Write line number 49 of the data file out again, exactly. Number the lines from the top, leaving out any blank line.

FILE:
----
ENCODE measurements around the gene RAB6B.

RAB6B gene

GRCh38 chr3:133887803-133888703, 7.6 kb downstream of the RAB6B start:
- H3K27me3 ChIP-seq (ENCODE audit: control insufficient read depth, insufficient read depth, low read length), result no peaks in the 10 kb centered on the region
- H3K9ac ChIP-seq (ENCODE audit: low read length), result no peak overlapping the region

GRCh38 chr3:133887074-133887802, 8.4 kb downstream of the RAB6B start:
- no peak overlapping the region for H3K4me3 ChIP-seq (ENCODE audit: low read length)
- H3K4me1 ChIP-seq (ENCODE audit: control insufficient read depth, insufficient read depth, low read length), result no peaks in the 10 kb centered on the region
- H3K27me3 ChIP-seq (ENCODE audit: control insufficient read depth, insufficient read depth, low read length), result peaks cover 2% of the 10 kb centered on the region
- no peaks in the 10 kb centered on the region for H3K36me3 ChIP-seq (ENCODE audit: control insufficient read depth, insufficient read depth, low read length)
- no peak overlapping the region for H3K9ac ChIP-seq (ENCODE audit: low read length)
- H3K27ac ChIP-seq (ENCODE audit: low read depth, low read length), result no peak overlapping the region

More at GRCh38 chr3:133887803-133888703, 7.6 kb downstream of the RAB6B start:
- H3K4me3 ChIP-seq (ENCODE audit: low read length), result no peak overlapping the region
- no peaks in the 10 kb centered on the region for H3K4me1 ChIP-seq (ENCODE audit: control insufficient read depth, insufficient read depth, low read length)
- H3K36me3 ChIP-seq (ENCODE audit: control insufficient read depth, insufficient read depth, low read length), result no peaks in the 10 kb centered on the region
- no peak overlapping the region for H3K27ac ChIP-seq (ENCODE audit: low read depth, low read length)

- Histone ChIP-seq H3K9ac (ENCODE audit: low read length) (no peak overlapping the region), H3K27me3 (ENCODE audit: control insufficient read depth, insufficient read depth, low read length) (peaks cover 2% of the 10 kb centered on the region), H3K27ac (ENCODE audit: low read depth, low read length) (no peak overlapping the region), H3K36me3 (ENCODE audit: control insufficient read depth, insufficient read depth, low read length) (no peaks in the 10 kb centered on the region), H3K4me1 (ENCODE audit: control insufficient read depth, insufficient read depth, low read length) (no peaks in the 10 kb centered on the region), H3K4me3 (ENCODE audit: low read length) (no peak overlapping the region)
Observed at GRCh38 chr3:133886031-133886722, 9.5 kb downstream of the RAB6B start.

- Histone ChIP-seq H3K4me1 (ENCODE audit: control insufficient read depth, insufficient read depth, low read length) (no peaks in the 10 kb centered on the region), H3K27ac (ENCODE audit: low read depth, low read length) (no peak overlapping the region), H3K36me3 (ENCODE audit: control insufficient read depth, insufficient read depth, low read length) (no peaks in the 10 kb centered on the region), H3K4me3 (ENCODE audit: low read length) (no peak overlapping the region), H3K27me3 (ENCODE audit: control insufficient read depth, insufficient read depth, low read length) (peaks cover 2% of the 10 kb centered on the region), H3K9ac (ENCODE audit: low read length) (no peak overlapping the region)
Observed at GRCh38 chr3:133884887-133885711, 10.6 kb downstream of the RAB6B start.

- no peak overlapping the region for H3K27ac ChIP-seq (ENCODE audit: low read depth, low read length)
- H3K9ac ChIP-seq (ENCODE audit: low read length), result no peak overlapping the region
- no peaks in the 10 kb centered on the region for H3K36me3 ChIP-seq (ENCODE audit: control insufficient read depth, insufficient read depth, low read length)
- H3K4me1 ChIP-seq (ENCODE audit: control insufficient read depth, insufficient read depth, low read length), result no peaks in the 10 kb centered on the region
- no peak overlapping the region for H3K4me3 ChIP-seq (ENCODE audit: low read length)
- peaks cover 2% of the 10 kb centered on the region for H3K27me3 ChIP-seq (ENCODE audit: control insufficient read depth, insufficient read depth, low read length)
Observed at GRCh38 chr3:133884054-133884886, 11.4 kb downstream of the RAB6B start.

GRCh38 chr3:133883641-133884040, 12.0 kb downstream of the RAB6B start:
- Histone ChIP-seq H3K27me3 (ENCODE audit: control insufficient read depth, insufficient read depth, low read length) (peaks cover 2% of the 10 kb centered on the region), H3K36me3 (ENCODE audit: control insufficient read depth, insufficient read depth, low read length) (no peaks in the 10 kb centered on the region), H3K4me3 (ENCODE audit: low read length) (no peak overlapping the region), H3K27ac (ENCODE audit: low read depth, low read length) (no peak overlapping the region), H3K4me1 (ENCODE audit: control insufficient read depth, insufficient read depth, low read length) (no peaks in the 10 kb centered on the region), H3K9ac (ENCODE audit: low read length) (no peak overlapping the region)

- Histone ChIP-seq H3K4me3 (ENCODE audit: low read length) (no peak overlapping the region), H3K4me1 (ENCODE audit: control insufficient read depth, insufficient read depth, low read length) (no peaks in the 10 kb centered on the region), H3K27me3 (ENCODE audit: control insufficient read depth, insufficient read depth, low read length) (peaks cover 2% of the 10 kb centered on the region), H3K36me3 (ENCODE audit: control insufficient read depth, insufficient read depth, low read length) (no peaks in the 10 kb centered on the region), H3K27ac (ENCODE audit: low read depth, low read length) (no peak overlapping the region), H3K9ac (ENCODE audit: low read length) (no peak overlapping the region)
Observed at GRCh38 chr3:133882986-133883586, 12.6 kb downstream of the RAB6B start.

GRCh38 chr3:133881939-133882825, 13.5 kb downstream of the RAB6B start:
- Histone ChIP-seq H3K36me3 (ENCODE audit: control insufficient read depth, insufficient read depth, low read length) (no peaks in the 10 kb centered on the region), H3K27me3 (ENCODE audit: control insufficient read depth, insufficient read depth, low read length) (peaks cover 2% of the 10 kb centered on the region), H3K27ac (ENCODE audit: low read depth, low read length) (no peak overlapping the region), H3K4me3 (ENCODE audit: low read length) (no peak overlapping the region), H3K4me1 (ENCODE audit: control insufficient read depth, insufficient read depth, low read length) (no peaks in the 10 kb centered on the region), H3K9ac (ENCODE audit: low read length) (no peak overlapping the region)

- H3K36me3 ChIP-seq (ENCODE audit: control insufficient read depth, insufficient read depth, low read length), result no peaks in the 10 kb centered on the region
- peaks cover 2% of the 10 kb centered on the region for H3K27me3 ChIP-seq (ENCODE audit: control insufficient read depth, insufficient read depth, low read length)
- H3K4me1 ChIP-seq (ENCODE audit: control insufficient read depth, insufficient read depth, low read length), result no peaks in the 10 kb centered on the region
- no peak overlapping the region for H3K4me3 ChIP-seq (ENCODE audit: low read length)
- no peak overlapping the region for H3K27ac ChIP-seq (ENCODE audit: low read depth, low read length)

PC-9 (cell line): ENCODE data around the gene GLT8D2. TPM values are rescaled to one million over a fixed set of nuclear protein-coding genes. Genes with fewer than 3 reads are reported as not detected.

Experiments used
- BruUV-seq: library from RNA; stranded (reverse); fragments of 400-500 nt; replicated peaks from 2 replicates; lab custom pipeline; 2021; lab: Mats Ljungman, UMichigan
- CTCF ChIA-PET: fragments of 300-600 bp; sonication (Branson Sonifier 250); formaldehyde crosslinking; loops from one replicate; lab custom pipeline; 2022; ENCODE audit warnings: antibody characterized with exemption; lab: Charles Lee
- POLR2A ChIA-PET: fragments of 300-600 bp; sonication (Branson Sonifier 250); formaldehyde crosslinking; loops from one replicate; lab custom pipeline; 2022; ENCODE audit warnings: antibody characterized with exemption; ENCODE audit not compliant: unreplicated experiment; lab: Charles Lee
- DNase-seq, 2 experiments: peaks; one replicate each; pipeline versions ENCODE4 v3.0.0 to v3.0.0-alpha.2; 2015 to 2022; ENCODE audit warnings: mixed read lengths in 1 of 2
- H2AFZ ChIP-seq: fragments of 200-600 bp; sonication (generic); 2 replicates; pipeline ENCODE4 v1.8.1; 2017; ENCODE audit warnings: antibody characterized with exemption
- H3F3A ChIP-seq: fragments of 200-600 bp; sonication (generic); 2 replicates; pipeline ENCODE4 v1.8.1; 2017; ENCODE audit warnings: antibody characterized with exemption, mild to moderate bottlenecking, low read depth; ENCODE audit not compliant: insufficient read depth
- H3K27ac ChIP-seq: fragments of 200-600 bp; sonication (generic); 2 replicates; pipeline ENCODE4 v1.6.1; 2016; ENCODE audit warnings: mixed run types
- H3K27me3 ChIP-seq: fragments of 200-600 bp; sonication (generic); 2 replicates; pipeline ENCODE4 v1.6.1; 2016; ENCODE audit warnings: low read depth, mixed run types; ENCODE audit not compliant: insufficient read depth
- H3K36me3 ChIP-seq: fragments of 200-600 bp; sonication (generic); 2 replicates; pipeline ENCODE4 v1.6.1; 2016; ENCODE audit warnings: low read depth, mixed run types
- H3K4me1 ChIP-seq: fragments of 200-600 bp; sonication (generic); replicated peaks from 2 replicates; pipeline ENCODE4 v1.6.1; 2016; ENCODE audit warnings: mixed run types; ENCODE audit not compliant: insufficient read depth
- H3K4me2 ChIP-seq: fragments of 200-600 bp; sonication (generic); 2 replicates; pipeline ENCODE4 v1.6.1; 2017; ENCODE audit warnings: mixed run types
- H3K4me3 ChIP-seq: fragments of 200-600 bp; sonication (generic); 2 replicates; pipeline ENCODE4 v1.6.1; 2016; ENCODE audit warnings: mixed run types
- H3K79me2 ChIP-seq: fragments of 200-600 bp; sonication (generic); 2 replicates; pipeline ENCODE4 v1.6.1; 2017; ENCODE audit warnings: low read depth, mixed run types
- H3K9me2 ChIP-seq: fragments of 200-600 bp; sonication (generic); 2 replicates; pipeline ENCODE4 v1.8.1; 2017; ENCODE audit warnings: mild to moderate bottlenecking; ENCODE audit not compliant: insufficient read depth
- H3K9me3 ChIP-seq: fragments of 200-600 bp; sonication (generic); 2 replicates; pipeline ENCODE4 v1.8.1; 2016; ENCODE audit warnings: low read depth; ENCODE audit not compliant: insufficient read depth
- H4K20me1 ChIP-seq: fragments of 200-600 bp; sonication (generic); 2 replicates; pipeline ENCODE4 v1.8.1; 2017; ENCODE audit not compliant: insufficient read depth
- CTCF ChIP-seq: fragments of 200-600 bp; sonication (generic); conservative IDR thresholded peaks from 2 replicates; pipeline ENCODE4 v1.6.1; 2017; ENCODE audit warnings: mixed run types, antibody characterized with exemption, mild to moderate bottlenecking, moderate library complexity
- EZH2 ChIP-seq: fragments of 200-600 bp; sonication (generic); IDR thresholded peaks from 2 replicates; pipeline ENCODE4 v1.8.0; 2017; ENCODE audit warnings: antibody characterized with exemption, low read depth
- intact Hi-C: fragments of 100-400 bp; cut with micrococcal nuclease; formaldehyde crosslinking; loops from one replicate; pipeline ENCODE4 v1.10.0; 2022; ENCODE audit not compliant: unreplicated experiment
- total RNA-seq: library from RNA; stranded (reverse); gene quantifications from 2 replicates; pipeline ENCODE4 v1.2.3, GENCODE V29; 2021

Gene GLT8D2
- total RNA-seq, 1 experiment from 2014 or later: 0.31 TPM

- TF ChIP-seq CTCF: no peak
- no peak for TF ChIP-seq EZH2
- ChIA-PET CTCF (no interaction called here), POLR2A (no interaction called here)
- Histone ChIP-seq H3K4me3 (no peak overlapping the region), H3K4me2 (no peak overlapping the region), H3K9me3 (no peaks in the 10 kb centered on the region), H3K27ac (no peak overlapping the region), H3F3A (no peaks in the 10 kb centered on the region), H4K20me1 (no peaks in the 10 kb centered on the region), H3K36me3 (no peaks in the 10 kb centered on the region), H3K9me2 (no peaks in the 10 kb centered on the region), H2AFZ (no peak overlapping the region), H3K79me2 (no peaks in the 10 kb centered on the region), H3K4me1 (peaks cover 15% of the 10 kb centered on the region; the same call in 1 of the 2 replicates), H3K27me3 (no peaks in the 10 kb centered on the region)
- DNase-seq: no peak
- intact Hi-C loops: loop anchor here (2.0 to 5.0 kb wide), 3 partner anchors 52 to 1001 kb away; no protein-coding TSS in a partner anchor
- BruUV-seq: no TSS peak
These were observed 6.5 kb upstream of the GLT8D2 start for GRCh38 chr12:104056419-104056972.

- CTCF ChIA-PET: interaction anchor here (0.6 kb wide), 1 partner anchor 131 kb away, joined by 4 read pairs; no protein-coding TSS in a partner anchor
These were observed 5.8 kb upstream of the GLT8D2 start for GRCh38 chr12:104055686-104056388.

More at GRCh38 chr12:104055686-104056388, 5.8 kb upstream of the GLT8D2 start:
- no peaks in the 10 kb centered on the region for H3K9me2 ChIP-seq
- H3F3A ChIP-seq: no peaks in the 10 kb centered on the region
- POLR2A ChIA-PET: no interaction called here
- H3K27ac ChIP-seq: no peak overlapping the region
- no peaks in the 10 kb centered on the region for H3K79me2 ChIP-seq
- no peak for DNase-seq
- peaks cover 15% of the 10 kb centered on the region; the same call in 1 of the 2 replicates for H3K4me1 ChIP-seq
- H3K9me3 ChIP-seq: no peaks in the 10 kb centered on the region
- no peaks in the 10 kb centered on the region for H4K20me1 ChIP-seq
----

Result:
- H3K27me3 ChIP-seq: fragments of 200-600 bp; sonication (generic); 2 replicates; pipeline ENCODE4 v1.6.1; 2016; ENCODE audit warnings: low read depth, mixed run types; ENCODE audit not compliant: insufficient read depth